CGMS use has been successful, safe, and accurate in detecting glucose levels in pregnancies with diabetes. RT-CGMS studies in non-pregnant type 1 and type 2 diabetes patients reported its efficacy in improving glycemic control. The effectiveness of CGMS in improving pregnancy outcomes complicated by GDM is still understudied. In a study by Wei and colleagues, a total of 106 women with GDM in gestational weeks 24-28 were randomly allocated to the antenatal care plus CGMS group or the self-monitoring blood glucose (SMBG) group. The CGMS group was subdivided into early and late subgroups. There were no significant differences in prenatal or obstetric outcomes, e.g., caesarean delivery rate, Apgar score at 5 min, macrosomia or neonatal hypoglycemia, between the CGMS and SMBG groups. The CGMS group had lower glycated hemoglobin (HbA1C) levels than the SMBG group; however, the difference was not statistically significant. The proportion of GDM women with excessive gestational weight gain was lower in the CGMS group than in the SMBG group (33.3% vs. 56.4%, P = 0.039), and women who initiated CGMS earlier gained less weight (P = 0.017). The mode of blood glucose monitoring (adjusted OR 2.40; 95% CI 1.030-5.588; P = 0.042) and pre-pregnancy BMI (adjusted OR 0.578; 95% CI 0.419-0.798; P = 0.001) were independent factors for weight gain. The investigators concluded that early CGMS for GDM mothers reduced gestational weight gain. Voormolen et al. randomized 109 women with GDM to CGMS vs. standard treatment (SMBG 4-8 times daily and HbA1c levels every 4 weeks). Compared with SMBG users, CGMS users had a significantly lower incidence of pre-eclampsia [Relative Risk (RR) 0.3; 95%Cl: 0.12-0.8]. In another study, Yu et al. recruited 340 women with GDM and assigned 190 to routine care (SMBG 7 times daily) and the other 150 to 72 h CGMS. Compared with SMBG, CGMS users tended to have lower incidence of pre-eclampsia [5out of 150 (3.3%) vs. 19 out of 190 (10%), P = 0.019], primary cesarean section [51 out of 150 (34.0%) vs. 88 out of 190 (46.3%), P =0.028], and premature delivery [7 out of 150 (4.7%) vs. 22 out of 190 (11.6%), P = 0.024]. In addition, intermittent use of retrospective CGM in pregnant women with pre-gestational diabetes or GDM was associated with improvement in blood glucose and pregnancy outcomes.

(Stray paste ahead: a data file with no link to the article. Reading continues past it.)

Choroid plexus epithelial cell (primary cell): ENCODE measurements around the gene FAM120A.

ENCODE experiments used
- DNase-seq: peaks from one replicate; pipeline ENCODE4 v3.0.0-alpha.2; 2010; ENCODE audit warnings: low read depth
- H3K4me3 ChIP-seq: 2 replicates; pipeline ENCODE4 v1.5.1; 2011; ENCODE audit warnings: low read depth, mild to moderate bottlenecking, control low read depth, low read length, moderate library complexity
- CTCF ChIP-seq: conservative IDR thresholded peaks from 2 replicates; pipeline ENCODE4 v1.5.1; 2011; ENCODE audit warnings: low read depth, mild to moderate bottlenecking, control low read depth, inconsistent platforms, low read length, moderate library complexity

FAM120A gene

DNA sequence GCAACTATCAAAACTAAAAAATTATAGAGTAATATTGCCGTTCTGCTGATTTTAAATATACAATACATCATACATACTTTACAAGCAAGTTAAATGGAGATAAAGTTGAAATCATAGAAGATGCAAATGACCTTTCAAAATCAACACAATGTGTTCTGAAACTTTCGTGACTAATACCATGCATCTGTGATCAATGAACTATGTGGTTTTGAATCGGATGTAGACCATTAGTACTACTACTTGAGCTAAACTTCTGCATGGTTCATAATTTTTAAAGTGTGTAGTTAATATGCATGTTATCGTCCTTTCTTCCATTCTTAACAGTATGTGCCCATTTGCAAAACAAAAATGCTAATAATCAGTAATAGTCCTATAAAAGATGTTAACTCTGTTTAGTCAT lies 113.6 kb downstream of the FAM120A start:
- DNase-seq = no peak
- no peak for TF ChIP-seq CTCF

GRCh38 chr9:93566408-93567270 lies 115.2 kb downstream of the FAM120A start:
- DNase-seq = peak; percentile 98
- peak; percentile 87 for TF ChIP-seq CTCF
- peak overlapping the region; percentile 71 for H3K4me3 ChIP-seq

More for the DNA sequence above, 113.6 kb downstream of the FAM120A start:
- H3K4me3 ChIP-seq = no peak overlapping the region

This is a randomized controlled trial (RCT) which will assess CGMS vs. SMBG by allowing all participants to use both methods but the SMBG group will be blinded to CGMS. A total of 100 women with gestational diabetes mellitus (GDM) diagnosed in gestational weeks 8-25 (6+0 to 25+6weeks) (by 8 weeks we can detect heartbeat and consider it a viable pregnancy) will be recruited. We will investigate the following questions (1) Whether CGMS can detect greater glycemic variability in women with an early GDM diagnosis; (2) Whether CGMS can subsequently moderate treatment strategies of GDM especially patient behavior and glucose levels; (3) Whether CGMS can eventually improve maternal (i.e., reduce gestational weight gain and lower glycemic levels during pregnancy) and fetal outcomes (reduce LGA babies and C-section rate) compared with traditional SMBG use.